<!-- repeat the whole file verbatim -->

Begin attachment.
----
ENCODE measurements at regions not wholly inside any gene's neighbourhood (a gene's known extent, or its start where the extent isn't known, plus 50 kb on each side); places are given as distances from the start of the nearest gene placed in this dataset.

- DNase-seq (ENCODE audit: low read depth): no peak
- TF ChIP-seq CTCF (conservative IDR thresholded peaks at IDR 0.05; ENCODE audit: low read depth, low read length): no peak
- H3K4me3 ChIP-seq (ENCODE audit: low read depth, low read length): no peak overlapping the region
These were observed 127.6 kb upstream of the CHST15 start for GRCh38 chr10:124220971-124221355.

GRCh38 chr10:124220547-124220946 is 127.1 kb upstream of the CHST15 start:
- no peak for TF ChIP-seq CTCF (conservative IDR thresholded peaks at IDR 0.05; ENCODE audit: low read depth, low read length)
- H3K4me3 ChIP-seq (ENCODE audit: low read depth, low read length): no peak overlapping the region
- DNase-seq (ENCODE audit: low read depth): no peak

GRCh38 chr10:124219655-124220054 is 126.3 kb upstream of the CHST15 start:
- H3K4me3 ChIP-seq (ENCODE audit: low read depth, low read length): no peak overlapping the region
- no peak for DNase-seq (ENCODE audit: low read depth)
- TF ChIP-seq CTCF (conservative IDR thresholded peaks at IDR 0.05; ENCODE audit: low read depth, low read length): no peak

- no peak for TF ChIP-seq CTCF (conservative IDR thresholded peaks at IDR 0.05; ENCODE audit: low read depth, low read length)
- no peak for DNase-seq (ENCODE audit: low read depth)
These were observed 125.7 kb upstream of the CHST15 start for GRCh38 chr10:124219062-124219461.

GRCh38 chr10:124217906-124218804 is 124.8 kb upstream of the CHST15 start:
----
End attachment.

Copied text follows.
ENCODE measurements at regions not wholly inside any gene's neighbourhood (a gene's known extent, or its start where the extent isn't known, plus 50 kb on each side); places are given as distances from the start of the nearest gene placed in this dataset.

- DNase-seq (ENCODE audit: low read depth): no peak
- TF ChIP-seq CTCF (conservative IDR thresholded peaks at IDR 0.05; ENCODE audit: low read depth, low read length): no peak
- H3K4me3 ChIP-seq (ENCODE audit: low read depth, low read length): no peak overlapping the region
These were observed 127.6 kb upstream of the CHST15 start for GRCh38 chr10:124220971-124221355.

GRCh38 chr10:124220547-124220946 is 127.1 kb upstream of the CHST15 start:
- no peak for TF ChIP-seq CTCF (conservative IDR thresholded peaks at IDR 0.05; ENCODE audit: low read depth, low read length)
- H3K4me3 ChIP-seq (ENCODE audit: low read depth, low read length): no peak overlapping the region
- DNase-seq (ENCODE audit: low read depth): no peak

GRCh38 chr10:124219655-124220054 is 126.3 kb upstream of the CHST15 start:
- H3K4me3 ChIP-seq (ENCODE audit: low read depth, low read length): no peak overlapping the region
- no peak for DNase-seq (ENCODE audit: low read depth)
- TF ChIP-seq CTCF (conservative IDR thresholded peaks at IDR 0.05; ENCODE audit: low read depth, low read length): no peak

- no peak for TF ChIP-seq CTCF (conservative IDR thresholded peaks at IDR 0.05; ENCODE audit: low read depth, low read length)
- no peak for DNase-seq (ENCODE audit: low read depth)
These were observed 125.7 kb upstream of the CHST15 start for GRCh38 chr10:124219062-124219461.

GRCh38 chr10:124217906-124218804 is 124.8 kb upstream of the CHST15 start: